Ask Not Of Your Country
‘Ask Not of Your Country’ is the fourth verse of the American story of Armageddon. To its friends and enemies alike the United States seems to have emerged from the October War battered, bruised but invincible. However, twenty months after the cataclysm terrible wounds remain unhealed and the nation of liberty is riven by conflict.
What price unity when the war-ravaged states of the American Midwest and the Great Lakes already feel like battlegrounds in the next war? While racial tensions erupt across the South, civil war threatens in Illinois and Wisconsin, Congress and the Administration are deadlocked, and the alliance with the British disintegrates.
While the Red Army surges south to the Persian Gulf in Philadelphia the Kennedy Administration turns a blind eye, intent on pandering to the most virulent strain of the ‘America First’ movement in election year.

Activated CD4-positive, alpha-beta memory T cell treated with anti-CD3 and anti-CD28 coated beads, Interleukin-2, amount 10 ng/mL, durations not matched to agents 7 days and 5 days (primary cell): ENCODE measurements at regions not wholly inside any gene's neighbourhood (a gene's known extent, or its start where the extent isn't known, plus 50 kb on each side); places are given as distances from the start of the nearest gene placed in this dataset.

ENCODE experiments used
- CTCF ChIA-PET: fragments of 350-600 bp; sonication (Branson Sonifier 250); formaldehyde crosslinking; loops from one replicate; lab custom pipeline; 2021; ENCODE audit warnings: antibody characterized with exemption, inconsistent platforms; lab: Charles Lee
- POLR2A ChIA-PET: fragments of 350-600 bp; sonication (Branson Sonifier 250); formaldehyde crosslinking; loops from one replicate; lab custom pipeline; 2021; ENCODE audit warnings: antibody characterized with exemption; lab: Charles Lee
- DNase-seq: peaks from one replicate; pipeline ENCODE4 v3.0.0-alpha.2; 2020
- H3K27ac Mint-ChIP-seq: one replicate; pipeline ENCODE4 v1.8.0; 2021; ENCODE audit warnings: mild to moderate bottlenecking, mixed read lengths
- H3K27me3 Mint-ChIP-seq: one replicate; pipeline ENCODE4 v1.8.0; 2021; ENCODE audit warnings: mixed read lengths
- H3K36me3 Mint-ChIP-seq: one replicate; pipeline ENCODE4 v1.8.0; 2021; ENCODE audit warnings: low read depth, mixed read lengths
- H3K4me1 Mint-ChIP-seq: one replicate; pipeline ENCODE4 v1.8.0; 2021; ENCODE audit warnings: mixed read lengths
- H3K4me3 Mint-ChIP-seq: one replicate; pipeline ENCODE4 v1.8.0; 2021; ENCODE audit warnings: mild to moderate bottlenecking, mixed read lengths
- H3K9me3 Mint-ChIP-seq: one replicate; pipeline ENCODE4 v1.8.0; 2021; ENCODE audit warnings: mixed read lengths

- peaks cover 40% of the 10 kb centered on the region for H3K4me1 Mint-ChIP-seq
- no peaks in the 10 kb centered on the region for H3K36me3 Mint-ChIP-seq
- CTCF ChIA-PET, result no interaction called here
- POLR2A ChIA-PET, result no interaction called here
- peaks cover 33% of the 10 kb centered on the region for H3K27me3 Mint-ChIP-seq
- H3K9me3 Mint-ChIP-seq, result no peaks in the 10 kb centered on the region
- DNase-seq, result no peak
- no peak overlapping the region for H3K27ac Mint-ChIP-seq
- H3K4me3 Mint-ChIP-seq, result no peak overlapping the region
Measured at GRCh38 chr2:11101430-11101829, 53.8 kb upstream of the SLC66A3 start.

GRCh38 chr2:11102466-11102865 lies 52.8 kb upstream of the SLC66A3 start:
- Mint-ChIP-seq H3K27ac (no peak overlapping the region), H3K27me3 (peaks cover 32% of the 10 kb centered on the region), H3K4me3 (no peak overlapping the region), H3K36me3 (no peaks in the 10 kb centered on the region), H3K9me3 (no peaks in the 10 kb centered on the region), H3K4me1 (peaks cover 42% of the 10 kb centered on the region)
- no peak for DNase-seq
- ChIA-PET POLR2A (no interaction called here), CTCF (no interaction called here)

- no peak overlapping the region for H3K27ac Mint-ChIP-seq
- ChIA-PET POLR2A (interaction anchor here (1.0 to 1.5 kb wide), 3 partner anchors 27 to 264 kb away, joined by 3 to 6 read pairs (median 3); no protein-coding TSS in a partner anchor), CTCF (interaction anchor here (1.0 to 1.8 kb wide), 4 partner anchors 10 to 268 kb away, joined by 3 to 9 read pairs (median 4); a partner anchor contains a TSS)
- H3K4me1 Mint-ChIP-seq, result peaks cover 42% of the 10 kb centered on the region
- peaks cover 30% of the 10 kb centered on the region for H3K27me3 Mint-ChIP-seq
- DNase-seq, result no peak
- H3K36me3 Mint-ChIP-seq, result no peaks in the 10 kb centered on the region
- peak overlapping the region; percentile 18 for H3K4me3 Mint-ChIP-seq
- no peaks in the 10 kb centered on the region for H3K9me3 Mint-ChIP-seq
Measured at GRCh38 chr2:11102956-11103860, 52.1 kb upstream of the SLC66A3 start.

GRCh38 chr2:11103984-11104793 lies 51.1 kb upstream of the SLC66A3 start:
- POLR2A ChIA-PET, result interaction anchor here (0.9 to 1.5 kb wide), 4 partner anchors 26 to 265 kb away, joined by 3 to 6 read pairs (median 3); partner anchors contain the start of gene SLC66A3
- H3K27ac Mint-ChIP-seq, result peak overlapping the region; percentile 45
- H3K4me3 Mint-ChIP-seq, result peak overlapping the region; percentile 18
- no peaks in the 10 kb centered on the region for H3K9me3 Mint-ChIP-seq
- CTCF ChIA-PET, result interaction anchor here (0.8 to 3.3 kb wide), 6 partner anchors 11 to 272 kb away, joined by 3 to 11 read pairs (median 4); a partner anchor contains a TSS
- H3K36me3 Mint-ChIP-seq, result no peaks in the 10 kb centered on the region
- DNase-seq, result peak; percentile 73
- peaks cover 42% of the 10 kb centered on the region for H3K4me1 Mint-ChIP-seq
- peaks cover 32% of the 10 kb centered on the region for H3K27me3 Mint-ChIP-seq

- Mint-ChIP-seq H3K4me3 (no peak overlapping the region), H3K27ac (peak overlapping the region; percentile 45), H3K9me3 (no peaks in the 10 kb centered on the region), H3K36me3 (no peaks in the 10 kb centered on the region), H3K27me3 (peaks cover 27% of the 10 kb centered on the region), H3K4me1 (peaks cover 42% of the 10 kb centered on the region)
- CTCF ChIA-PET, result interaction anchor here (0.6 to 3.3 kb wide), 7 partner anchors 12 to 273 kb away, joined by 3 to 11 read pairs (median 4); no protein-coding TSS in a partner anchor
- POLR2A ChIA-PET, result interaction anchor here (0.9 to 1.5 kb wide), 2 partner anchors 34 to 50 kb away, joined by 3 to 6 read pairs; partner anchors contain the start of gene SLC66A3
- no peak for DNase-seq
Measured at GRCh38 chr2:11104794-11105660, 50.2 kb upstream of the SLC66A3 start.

The survivors had honestly believed that the World had gone mad in October 1962. Now they are beginning to ask themselves how much worse things can get?
Tragically, the answer is that things can get a lot, lot worse.
Never was Jack Kennedy’s inaugural appeal for all Americans to ‘ask not what your country can do for you’ but to ‘ask what you can do for your country’ more apposite.